Libya’s GNA makes more gains near Tripoli as Erdoğan welcomes prime minister
Turkish-backed forces of Libya’s Government of National Accord (GNA) have made more battlefield gains south of Tripoli from rebel militias, Anadolu news agency said.
The Tripoli-based GNA, led by Libyan Prime Minister Fayez al-Sarraj, announced on Wednesday that they had retaken the strategically important Tripoli International Airport from forces allied to rebel general Khalifa Haftar’s self-styled Libyan National Army (LNA), Anadolu said.
The GNA’s forces also announced on Wednesday that they had recaptured the Ayn Zara and Vadi er-Rebi regions from the LNA which is backed by Russia, the United Arab Emirates, and Egypt, among others, Anadolu reported.
The latest gains come as Turkish President Recep Tayyip Erdoğan was due to meet al-Sarraj in Ankara on Thursday to discuss the latest developments in Libya and consolidate recent gains on the battlefield ahead of a new round of talks on a potential ceasefire.
Al-Sarraj's visit to Ankara comes after a flurry of diplomacy on Wednesday, as al-Sarraj's deputy Ahmed Maiteeq and the GNA’s foreign minister Mohamed Siyala travelled to Moscow, while his rival Haftar was in Egypt to meet defence officials, Reuters said.
Turkey stepped up its military support to the GNA in December 2019 after signing a military cooperation pact alongside a maritime demarcation deal, intended to give Ankara hydrocarbon drilling rights in the eastern Mediterranean that Greece and others have condemned as illegal.
Before Turkey’s military intervention in Libya, Haftar’s LNA had been gaining the upper hand in its bid to capture Tripoli, which it launched in April 2019.
Last month, GNA-aligned forces - backed by Turkish firepower - won a string of victories over the LNA in the west of the country, recapturing a major base and ousting Haftar’s forces from Asaba, a key town south of Tripoli.
Reports of the arrival of Russian fighter jets late last month were interpreted by some analysts as Moscow signalling to Turkish-backed forces that they had advanced far enough and as a move to cement Russia’s position ahead of possible peace talks.
On Monday, the United Nations said both sides had agreed to resume ceasefire talks, but warned that weapons and fighters still entering Libya threatened a major new escalation.
A senior Turkish official told Reuters that the Tripoli airport seizure had been critical ahead of potential peace talks, and that Turkey would reject any proposal to divide Libya between the warring factions.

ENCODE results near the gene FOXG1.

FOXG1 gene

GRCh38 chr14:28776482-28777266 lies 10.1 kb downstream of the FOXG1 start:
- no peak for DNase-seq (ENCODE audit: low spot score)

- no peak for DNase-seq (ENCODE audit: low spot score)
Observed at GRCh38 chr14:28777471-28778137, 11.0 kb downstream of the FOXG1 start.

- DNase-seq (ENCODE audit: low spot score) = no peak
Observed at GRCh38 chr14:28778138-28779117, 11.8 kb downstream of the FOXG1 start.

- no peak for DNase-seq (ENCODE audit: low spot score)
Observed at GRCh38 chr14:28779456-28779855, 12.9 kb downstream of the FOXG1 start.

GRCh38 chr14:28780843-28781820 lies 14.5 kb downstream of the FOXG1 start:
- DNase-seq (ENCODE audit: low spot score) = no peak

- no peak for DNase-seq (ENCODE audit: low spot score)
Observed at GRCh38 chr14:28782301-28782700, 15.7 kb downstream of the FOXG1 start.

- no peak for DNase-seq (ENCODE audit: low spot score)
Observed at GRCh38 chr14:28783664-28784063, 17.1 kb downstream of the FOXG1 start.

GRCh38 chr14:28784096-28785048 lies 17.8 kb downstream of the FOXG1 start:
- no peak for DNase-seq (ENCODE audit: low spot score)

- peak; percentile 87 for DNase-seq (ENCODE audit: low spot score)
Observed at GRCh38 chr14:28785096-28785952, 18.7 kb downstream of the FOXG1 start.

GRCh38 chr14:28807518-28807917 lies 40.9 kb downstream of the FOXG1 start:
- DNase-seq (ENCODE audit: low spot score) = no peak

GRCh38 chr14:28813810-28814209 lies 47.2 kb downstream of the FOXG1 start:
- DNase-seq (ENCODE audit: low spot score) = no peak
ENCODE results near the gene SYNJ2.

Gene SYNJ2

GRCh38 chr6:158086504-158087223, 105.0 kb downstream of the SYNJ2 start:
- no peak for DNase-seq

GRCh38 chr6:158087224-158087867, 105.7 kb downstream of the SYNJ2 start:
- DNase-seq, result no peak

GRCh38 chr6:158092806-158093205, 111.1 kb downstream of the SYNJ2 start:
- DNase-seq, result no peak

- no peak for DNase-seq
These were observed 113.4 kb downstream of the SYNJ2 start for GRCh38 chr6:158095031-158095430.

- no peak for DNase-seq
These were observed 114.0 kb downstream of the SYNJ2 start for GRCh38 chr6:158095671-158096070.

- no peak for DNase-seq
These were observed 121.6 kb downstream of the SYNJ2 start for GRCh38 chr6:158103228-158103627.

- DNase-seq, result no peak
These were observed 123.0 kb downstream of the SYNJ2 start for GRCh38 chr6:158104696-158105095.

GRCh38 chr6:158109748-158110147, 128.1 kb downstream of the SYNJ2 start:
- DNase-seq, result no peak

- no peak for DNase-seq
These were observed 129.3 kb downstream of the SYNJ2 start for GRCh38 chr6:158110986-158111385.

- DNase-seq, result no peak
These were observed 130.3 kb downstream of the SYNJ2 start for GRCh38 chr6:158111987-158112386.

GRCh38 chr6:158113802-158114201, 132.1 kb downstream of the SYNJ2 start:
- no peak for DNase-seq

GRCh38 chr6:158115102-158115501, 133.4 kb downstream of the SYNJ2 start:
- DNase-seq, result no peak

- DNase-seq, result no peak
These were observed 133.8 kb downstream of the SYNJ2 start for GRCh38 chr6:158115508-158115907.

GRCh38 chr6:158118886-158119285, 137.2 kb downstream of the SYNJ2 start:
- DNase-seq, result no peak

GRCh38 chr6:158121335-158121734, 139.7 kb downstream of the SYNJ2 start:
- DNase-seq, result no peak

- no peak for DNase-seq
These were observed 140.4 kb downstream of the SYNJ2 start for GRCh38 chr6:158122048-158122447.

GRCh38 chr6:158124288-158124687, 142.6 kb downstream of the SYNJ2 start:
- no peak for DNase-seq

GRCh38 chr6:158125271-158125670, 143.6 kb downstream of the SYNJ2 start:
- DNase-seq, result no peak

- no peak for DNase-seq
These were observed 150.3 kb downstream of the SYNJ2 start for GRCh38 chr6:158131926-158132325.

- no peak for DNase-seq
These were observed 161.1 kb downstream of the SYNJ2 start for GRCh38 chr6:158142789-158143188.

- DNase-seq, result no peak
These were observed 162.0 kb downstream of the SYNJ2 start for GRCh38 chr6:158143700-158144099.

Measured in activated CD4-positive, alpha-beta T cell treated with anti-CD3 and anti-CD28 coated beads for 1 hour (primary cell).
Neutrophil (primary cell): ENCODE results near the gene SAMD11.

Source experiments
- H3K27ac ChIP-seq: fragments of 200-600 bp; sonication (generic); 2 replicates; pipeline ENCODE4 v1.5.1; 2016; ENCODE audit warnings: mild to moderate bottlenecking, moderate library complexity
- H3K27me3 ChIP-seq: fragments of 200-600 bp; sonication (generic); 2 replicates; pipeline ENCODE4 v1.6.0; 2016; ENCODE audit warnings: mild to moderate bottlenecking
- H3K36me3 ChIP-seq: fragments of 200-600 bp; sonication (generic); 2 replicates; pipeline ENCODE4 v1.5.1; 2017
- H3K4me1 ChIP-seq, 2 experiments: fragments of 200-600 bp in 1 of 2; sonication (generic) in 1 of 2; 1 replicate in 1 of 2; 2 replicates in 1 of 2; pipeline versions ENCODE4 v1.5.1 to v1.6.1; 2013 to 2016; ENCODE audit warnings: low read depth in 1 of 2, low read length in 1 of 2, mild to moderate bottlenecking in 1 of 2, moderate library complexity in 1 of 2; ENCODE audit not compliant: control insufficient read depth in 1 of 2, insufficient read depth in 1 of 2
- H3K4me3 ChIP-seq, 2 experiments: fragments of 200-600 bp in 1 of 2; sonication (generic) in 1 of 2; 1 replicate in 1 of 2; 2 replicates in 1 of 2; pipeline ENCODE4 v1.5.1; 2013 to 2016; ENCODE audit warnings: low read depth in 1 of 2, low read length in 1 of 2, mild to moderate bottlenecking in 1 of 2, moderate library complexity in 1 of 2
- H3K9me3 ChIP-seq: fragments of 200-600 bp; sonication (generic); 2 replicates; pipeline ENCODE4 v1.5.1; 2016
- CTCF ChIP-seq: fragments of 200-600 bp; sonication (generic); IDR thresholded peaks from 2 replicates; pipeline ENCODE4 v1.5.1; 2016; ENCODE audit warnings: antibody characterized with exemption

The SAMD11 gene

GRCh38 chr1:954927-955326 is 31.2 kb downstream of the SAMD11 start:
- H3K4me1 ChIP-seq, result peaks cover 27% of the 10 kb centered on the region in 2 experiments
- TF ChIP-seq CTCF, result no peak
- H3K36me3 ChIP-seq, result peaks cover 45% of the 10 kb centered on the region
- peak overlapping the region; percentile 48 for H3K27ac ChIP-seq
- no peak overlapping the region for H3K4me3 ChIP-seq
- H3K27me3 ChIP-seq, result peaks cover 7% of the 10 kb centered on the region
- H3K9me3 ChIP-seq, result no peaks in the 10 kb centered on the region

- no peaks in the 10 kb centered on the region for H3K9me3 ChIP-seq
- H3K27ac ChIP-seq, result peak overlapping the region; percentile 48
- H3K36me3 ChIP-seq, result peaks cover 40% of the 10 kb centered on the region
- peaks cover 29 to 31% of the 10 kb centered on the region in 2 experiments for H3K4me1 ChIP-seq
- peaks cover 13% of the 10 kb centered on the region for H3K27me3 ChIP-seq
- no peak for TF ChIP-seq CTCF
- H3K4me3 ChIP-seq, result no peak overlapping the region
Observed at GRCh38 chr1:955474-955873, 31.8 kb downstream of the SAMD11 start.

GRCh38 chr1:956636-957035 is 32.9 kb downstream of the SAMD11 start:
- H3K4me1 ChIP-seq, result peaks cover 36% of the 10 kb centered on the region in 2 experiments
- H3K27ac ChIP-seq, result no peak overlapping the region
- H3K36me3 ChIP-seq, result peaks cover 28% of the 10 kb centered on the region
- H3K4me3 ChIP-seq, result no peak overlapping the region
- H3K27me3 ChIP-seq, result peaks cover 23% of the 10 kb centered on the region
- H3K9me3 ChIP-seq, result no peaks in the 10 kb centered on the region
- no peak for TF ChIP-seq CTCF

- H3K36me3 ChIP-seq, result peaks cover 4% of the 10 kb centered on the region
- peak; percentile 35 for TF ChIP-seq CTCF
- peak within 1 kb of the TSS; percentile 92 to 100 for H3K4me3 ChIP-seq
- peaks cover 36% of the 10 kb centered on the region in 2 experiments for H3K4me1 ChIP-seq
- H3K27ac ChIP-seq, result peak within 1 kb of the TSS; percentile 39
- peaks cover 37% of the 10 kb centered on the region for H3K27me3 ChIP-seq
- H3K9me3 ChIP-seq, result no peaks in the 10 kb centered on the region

"Everyone wants to sit at the table without losing territory, but the territory you hold strengthens your positions at the table," Reuters quoted the official as saying.
United States Secretary of State Mike Pompeo spoke with his French counterpart Jean-Yves Le Drian on Tuesday to discuss the situation in Libya.
A State Department readout of the conversation said the pair discussed “steps to reduce violence and advance a negotiated political solution to end the conflict in Libya.”
Libya has been without a central government since 2011, with towns and cities controlled by factions fighting for rival governments in the east and west since 2014.
Previous attempts by Russia and Turkey to broker a ceasefire in Libya failed in January when Haftar refused to accept the terms and pressed ahead with his offensive.
While the GNA has said that it will not negotiate with Haftar now, Turkish columnist Semih İdiz told Al Jazeera this week that the country's vast territory means that it is unlikely for Turkey to keep pursuing a military strategy.
"It [Turkey] will find itself in a similar position to that which it is facing in Syria, where Ankara does not recognise Assad despite more and more countries coming around to acknowledging that the Syrian president is part of the equation," he said.
"Eventually, Turkey will have to accept this, and it already has. There are indirect talks between the government and the Assad regime."
İdiz said that Turkey wants Haftar out of the equation to secure a controversial maritime border demarcation agreement it signed with the GNA that expanded its Exclusive Economic Zone (EEZ) in the eastern Mediterranean to support its hydrocarbon drilling projects.
It would also grant it a strategic position near Egypt, with which ties have been strained for years.
"The whole world recognises that Turkey changed the balance" on the ground, Turkish Foreign Minister Mevlüt Çavuşoğlu said on Wednesday. "We have interests here (and) in the Mediterranean."